Juze: Social injustice in Goa through a teenage boy's eyes
- KARLOVY VARY 2017: Indian writer-director Miransha Naik's first feature is a toned-down look at the social situation behind the scenes of the tourist mecca of Goa
Juze [+see also:
film profile], the title of Indian filmmaker Miransha Naik's first feature film, refers to the name of the violent slum landlord in a village in Goa, the country's smallest and richest state. The film, about a boy called Santosh and his struggle with the deeply unjust social situation that stems both from the caste system and from economic circumstances, world-premiered at the Hong Kong International Film Festival before arriving to screen out of competition at the Karlovy Vary Film Festival.
Santosh (Rushikesh Naik) is a teenage boy about to finish secondary school, who lives in a Goan slum with his grandmother Tai (Prashanti Talpankar). From an early exchange, we learn that Tai's son killed Santosh's mother and is now in jail for the crime. The odd couple's situation is dire: although native to Goa, they live in a village populated by immigrants from other, poorer parts of India, who work in terrible conditions for the all-powerful Juze (Sudesh Bhise). The thug, who is in cahoots with the region's governor in the run-up to the elections, owns the village and controls all the work in it.
Santosh is a very intelligent boy, and his situation has taught him to accept hardship as a fact of life, but it does not mean he will stay quiet. He rebels against Juze, which frequently leads to him getting beaten up. Moreover, Juze's wife demands that Santosh help their slow learner of a son with his studies, and also enlists his not-so-willing sexual services. And Santosh's budding romance with his schoolmate Maya (Barkha Naik) suffers as the effects of his circumstances start to affect it.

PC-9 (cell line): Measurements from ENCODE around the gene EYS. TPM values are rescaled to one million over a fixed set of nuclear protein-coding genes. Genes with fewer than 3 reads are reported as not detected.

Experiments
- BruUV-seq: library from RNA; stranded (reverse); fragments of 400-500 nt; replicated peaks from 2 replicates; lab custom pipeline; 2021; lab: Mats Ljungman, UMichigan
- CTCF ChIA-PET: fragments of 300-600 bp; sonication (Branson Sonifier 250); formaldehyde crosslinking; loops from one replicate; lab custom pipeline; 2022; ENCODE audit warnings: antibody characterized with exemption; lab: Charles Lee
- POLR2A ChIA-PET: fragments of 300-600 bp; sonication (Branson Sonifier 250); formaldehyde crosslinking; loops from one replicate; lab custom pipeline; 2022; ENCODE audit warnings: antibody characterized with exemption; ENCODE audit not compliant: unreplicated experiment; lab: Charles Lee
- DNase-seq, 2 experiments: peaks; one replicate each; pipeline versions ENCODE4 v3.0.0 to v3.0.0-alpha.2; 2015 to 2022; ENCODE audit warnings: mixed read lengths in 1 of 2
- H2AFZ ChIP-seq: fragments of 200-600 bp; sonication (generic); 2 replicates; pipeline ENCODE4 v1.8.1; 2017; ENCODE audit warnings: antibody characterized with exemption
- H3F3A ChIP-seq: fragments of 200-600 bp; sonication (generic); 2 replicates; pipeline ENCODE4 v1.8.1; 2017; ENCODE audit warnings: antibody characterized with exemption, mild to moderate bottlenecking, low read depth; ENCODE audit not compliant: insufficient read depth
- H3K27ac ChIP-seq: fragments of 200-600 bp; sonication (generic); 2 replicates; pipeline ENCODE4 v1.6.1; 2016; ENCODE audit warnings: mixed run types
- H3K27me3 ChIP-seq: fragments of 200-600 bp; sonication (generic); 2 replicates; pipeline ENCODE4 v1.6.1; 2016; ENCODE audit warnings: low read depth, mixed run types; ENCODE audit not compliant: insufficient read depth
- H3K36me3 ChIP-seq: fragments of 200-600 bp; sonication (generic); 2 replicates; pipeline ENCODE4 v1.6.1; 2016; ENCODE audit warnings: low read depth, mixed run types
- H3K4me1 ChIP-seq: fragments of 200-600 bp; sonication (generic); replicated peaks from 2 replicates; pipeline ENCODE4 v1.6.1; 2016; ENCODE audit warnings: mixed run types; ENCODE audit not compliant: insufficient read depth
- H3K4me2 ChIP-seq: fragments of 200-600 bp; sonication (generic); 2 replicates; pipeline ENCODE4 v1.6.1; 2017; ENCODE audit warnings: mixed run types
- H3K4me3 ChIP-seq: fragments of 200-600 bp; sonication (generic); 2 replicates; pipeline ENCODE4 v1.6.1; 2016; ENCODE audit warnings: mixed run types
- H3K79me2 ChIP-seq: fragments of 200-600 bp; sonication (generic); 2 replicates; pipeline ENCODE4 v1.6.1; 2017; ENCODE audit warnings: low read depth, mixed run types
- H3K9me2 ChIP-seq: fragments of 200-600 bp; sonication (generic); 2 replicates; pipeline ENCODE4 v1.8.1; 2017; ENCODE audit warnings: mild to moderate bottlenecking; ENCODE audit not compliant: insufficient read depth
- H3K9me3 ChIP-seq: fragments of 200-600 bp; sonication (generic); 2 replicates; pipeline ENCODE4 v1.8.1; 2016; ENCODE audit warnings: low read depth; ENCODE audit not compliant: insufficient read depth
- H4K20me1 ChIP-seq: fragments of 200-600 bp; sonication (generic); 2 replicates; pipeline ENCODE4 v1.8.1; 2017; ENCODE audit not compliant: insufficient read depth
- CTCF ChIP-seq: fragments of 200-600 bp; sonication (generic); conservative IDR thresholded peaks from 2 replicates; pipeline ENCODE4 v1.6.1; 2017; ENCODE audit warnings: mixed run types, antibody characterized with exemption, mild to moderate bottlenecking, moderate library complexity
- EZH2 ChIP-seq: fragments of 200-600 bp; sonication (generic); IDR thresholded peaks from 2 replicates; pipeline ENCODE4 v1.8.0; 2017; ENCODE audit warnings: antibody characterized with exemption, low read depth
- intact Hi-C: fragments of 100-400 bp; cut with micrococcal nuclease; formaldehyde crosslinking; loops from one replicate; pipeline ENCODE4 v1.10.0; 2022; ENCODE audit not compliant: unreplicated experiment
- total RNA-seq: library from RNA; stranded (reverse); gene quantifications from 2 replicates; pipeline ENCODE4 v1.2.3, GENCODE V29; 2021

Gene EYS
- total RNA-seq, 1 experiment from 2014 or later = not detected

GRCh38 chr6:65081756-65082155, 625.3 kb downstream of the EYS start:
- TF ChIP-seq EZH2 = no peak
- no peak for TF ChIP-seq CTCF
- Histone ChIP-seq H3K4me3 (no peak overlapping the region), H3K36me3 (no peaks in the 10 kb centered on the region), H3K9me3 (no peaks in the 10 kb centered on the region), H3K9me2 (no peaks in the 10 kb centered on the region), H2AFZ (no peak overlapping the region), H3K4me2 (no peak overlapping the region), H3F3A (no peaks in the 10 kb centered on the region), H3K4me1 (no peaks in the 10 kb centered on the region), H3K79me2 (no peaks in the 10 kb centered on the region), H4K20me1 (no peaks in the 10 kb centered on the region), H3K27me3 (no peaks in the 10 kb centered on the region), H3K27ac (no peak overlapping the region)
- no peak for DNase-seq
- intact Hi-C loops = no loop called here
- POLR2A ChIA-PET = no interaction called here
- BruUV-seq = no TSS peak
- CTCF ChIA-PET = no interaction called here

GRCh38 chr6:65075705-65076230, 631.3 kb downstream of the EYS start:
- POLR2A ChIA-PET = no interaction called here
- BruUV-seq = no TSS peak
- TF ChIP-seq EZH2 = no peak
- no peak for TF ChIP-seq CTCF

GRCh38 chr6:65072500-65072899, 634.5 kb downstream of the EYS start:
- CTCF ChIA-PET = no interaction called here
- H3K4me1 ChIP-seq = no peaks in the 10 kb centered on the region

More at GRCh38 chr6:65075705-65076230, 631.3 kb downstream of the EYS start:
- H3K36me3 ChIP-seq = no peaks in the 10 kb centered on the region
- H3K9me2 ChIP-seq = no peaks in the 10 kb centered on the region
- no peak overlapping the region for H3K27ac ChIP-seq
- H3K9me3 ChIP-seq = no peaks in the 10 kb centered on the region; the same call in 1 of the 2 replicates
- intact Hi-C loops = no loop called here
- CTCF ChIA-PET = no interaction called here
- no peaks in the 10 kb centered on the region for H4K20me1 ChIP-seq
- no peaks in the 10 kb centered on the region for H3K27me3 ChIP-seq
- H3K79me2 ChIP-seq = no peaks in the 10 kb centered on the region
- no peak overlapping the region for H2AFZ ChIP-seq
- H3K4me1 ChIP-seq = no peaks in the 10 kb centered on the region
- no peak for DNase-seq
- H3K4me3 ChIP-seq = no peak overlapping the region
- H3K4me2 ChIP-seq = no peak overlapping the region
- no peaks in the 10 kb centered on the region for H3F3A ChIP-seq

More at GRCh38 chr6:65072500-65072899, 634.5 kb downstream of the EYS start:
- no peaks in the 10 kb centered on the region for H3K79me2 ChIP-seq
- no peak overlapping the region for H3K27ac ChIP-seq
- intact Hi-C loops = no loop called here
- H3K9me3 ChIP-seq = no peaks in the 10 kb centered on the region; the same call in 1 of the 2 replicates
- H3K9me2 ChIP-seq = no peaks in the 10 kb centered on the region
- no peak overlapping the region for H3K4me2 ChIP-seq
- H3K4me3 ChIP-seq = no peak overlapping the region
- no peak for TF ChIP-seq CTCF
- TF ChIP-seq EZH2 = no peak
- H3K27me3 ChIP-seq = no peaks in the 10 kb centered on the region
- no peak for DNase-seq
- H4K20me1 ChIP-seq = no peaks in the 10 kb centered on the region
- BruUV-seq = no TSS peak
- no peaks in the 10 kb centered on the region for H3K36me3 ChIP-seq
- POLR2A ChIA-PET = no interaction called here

Naik carefully builds the story and atmosphere with numerous aspects of the hidden life of his native state that most Westerners know only as one of the world's most popular tourist destinations. The caste system is further complicated by the low position of immigrants, who are considered and treated as nothing more than animals, without any intervention or even interest on the part of the corrupt government's forces. There is also a strong presence of subjugation of women, unpunished rape is an almost daily occurrence, and as a consequence, women themselves are thuggish to men if they are lucky enough to be in a position that gives them the upper hand – as is the case for Juze's wife.
The director's approach is decidedly removed from over-the-top sentimentality and hyperbole. He films the most dramatic scenes from a distance and edits them with little or no music, and the expert use of long tracking shots (by DoP Abhiraj Rawale) in the colourful but poor and unequipped village gives a broader image of what is simply presented on the screen.
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